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The lithium-ion battery manufacturer LG and two Illinois vape shops face a product liability lawsuit brought by a couple that alleges a defective e-cigarette battery exploded in the husband’s pocket, causing serious injury.
The complaint was filed by Scott and Denise Schroeck late last month in Cook County Circuit Court, indicating that LG and two Joliet stores, Rockin Vape and Tobacco Zone, failed to provide adequate warning to consumers about the risks of electronic cigarette explosions.
According to the lawsuit, the e-cigarette’s lithium-ion battery exploded in Schroeck’s pants on June 12, catching them on fire and causing second and third degree burns. As a result of the battery injury, the lawsuit indicates that Schroeck has incurred $200,000 in medical bills, and is wife also presents claims for the negative impact the injuries have had on their marriage.
Lithium ion batteries, first developed in the 1970s, are small, rechargeable, and long-lasting. Some say they are part of the reason high-end wireless technology can do all that it can do. However, the chemicals used in the battery, which are necessary to make it work, are often highly flammable.
If the battery is manufactured correctly, handled correctly and integrated into the devices correctly, they work fine. However, if one of those processes fails, the results can be an explosion or fire. The overwhelming majority of adverse events have shown lithium ion battery problems have been linked to a faulty manufacturing process, where the batteries are made without a high degree of quality control.
Lithium ion battery explosions can occur because of short circuits, or when the materials inside the battery ignite due to a chemical process called thermal runaway. These events usually occur due to damage to the battery, recharging the battery too fast, using after-market chargers, improper disposal, high heat, or placing the device in a pocket with other metal items.
Schroeck reports that he was carrying two spare batteries in his pocket the day one exploded.
As e-cigarettes and vaping have increased in popularity in recent years, there have been a growing number of reports where the devices and their batteries exploded or caught on fire. The American Burn Association reports that several hundred injuries occurred in 2015 from e-cigarettes.
The FDA warns that the true rate of injuries is under reported because typically the incidents of e-cigarette injuries, burns and explosions are reported to federal agencies after media outlets publicize the incidents. Researchers from the FDA believe that many consumers do not report explosions or overheating incidents due to either lack of injury or interest to report.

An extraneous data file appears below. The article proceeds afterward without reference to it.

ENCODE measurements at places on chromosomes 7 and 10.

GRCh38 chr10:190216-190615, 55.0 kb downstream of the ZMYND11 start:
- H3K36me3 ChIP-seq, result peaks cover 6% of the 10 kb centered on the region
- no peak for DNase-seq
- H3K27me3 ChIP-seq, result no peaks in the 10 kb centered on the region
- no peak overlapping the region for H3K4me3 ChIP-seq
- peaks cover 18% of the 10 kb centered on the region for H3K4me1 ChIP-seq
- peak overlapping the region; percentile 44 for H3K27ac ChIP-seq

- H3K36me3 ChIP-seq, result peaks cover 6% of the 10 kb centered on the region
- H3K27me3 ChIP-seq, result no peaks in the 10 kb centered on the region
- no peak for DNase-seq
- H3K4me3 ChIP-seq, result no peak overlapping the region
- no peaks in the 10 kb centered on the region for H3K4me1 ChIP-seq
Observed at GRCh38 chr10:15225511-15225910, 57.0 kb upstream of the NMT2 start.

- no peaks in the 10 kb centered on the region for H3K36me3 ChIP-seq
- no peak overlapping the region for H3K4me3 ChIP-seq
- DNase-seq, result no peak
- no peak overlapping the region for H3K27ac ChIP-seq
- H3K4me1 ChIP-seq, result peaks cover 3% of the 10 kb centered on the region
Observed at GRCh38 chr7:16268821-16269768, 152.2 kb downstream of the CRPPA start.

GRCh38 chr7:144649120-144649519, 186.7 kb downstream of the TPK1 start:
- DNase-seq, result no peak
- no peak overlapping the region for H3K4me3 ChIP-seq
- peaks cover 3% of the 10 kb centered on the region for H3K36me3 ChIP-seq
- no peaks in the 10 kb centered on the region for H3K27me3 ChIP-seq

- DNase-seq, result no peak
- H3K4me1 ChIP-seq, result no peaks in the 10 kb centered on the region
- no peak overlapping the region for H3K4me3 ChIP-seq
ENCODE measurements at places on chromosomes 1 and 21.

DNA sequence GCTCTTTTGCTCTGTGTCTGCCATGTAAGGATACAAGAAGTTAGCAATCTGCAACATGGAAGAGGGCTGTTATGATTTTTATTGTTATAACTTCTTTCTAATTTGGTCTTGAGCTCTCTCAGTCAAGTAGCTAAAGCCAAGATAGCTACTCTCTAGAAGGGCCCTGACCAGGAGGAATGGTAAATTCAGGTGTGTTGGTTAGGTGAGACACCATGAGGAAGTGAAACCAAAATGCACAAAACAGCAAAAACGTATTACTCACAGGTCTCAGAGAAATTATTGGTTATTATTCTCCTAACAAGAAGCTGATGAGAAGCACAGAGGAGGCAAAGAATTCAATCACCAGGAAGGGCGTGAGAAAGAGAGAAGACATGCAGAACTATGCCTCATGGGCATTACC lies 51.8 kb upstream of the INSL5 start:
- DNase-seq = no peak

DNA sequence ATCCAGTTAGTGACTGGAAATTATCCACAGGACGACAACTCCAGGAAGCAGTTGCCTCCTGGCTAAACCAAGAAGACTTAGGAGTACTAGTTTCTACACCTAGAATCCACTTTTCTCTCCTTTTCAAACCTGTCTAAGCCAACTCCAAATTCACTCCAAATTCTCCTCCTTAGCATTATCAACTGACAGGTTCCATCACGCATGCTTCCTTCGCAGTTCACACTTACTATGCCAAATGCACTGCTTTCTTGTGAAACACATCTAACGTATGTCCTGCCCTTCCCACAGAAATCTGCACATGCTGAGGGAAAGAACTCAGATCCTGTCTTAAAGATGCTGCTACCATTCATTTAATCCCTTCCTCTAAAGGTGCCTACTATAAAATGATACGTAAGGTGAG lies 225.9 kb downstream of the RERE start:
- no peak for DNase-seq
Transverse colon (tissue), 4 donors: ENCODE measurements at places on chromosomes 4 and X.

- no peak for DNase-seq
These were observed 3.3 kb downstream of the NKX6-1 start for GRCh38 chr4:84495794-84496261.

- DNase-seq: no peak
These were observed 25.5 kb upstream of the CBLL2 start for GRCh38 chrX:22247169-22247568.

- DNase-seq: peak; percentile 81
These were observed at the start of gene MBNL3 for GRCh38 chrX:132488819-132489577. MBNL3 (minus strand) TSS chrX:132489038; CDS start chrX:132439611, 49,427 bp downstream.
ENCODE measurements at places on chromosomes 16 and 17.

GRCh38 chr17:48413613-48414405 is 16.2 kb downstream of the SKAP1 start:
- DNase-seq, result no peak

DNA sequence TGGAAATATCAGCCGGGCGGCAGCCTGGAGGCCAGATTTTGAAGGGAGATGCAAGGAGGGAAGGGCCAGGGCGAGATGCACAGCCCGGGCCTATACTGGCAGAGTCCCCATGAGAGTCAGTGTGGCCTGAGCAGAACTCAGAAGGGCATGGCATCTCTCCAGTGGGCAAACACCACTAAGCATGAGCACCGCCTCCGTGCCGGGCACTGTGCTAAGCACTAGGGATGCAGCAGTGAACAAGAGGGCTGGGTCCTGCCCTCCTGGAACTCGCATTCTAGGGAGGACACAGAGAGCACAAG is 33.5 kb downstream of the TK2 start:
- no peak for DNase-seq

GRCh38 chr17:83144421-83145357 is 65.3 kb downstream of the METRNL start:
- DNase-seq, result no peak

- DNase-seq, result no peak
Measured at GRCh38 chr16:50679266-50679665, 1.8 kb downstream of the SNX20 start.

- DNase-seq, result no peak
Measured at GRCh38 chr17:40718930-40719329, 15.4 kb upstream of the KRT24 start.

Those that have been reported have included accounts of the devices exploding while recharging, while in people’s pockets and in some cases, while in use, resulting in severe hand and face injuries.
The Federal Aviation Administration reports that since 2013 the amount of fires, burns and overheating events caused by lithium powered devices has caused over 80 emergency situations including, clearing sections of airports, emergency landings of in-flight planes, emergency evacuation of grounded planes, and several in-flight fires.
Although not all lithium-ion battery products have been banned from aviation travel, certain products such as e-cigarettes, hover boards, and Samsung Galaxy Note 7 smartphones have had bans or restrictions put on them by the FAA, due to the potential fire risks the lithium powered products pose.
In May 2016, the U.S. Department of Transportation’s Pipeline and Hazardous Material Safety Administration (PHMSA) banned all forms of electronic smoking devices such as e-cigarettes and vape pens from checked baggage on aircraft, and e-cigarette devices and batteries may not be charged aboard any aircraft. The rule was finalized by the agency following several recent reports of e-cigarettes catching on fire inside of checked luggage.